Gender and the Archaeology of Death
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Burials are places where archaeologists reasonably expect gendered ideologies and practices to play out in the archaeological record. Yet only modest progress has been made in teasing out gender from these mortuary contexts. In this volume, methods for doing so are presented, cases of successful gender theorizing from mortuary data presented, and comparisons made between European and Americanist traditions in this kind of work. Cases are broad in temporal and geographic scope—from Inuit burials in Alaska and Oneota mortuary rituals to Viking Scandinavia, Neolithic China and Iron Age Britain. Methods for identifying and analyzing gender are suggested for cultures at various levels of social complexity with or without documentary or ethnoarchaeological evidence to assist in the analysis.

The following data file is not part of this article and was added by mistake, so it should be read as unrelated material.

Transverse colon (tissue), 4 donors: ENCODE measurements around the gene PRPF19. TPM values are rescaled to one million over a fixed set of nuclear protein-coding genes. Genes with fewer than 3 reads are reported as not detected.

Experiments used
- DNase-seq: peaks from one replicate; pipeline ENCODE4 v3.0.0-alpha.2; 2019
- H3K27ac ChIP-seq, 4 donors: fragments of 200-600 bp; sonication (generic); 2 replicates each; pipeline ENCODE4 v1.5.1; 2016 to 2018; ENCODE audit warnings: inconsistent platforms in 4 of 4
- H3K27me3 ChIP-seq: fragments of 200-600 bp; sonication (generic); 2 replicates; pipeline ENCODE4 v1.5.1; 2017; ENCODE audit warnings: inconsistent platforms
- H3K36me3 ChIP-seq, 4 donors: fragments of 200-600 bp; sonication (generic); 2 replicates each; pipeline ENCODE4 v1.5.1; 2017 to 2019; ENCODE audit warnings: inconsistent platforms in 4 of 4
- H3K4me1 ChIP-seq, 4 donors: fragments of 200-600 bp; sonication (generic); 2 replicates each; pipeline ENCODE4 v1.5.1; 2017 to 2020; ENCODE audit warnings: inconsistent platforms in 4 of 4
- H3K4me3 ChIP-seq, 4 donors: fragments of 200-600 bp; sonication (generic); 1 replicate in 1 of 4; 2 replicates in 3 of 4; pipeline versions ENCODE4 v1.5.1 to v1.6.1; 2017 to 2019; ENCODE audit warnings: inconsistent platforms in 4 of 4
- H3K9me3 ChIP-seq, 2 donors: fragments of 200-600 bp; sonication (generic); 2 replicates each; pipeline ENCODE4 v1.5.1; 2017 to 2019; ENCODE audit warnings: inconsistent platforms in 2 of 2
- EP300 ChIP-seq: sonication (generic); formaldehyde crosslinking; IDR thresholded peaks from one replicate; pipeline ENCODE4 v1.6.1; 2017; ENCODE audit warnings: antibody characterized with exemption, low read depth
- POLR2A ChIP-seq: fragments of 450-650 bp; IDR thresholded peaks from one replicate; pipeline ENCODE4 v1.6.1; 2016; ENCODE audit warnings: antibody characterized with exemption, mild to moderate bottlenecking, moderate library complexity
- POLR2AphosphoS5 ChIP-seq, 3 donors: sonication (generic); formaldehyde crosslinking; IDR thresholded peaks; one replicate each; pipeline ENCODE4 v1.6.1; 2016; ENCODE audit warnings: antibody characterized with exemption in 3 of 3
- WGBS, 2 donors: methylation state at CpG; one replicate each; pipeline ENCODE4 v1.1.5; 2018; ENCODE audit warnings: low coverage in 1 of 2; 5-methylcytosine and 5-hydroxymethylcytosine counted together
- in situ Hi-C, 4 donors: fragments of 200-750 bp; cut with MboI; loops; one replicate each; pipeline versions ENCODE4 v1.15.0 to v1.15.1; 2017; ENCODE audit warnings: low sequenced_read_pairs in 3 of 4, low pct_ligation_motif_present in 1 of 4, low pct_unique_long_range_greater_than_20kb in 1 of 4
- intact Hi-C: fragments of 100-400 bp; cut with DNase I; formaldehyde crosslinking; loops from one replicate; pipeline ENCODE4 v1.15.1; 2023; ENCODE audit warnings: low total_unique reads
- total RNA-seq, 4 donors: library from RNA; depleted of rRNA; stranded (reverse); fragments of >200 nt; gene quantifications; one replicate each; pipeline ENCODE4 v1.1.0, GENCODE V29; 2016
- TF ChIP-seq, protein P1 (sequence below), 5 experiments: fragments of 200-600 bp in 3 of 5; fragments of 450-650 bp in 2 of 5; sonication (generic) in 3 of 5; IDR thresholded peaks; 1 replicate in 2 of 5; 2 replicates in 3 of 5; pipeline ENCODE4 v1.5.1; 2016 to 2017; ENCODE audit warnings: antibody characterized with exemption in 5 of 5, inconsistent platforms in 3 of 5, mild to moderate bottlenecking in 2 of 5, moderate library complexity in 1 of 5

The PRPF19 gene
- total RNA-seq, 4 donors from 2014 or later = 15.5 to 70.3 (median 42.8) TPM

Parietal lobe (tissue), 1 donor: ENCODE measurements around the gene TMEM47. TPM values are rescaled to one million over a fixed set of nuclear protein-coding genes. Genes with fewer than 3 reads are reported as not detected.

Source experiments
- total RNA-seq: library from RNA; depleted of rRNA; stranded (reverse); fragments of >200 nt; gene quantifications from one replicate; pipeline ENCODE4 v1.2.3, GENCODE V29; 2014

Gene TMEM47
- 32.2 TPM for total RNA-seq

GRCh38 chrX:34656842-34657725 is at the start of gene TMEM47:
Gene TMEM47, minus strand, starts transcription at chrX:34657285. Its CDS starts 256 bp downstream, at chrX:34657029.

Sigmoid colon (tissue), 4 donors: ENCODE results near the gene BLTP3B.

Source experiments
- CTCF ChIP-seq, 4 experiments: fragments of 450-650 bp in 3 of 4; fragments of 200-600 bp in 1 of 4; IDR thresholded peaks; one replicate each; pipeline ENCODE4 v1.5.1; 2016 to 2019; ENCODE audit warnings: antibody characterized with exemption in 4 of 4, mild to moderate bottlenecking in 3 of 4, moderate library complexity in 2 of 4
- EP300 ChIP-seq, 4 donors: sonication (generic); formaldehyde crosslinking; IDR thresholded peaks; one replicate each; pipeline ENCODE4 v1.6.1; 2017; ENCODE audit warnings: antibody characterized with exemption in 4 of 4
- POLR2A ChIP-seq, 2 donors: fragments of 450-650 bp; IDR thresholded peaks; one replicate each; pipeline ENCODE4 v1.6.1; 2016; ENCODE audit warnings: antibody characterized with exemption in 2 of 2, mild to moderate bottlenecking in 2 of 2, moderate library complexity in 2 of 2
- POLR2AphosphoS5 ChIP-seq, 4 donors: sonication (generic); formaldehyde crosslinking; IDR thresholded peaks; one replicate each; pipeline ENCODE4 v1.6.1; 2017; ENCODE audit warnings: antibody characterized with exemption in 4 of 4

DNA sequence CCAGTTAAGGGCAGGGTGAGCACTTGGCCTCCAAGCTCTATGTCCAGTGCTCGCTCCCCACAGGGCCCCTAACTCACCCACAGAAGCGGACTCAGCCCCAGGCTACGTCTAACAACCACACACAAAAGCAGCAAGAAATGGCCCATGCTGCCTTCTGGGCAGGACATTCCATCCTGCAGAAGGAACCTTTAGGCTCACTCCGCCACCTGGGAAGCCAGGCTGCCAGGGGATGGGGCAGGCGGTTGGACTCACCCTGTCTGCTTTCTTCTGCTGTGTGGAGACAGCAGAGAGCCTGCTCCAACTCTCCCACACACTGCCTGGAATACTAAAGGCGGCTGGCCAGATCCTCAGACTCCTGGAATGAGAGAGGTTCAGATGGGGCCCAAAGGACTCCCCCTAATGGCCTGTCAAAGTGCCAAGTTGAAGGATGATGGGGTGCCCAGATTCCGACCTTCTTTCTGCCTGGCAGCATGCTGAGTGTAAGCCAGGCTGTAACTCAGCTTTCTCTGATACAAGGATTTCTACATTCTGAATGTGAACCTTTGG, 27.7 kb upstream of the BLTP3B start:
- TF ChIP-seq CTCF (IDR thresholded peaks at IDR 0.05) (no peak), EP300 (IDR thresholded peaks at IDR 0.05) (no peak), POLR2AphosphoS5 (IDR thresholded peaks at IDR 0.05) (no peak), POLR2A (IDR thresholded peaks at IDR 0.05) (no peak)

Walnut Creek, CA
gender, archaeology, anthropology, funeral rites and ceremonies, death, sex role, ethnoarchaeology
Archaeological Anthropology | Social and Cultural Anthropology
Arnold, B., & Wicker, N. (Eds.). (2001). Gender and the archaeology of death. Walnut Creek, CA: AltaMira Press.